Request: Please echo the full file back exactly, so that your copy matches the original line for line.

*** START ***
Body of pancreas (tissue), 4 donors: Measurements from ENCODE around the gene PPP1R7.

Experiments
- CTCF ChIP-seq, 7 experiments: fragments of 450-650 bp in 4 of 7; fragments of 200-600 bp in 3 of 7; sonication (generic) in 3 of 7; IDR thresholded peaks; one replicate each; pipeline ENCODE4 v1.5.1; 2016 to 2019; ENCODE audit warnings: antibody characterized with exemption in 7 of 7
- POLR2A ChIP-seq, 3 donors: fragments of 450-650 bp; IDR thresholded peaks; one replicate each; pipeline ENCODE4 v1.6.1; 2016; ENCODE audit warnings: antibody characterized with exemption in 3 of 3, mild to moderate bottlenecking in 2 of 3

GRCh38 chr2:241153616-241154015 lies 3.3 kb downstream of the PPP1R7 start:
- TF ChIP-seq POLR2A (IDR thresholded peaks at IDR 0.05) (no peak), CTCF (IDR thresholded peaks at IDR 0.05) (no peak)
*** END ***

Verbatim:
Body of pancreas (tissue), 4 donors: Measurements from ENCODE around the gene PPP1R7.

Experiments
- CTCF ChIP-seq, 7 experiments: fragments of 450-650 bp in 4 of 7; fragments of 200-600 bp in 3 of 7; sonication (generic) in 3 of 7; IDR thresholded peaks; one replicate each; pipeline ENCODE4 v1.5.1; 2016 to 2019; ENCODE audit warnings: antibody characterized with exemption in 7 of 7
- POLR2A ChIP-seq, 3 donors: fragments of 450-650 bp; IDR thresholded peaks; one replicate each; pipeline ENCODE4 v1.6.1; 2016; ENCODE audit warnings: antibody characterized with exemption in 3 of 3, mild to moderate bottlenecking in 2 of 3

GRCh38 chr2:241153616-241154015 lies 3.3 kb downstream of the PPP1R7 start:
- TF ChIP-seq POLR2A (IDR thresholded peaks at IDR 0.05) (no peak), CTCF (IDR thresholded peaks at IDR 0.05) (no peak)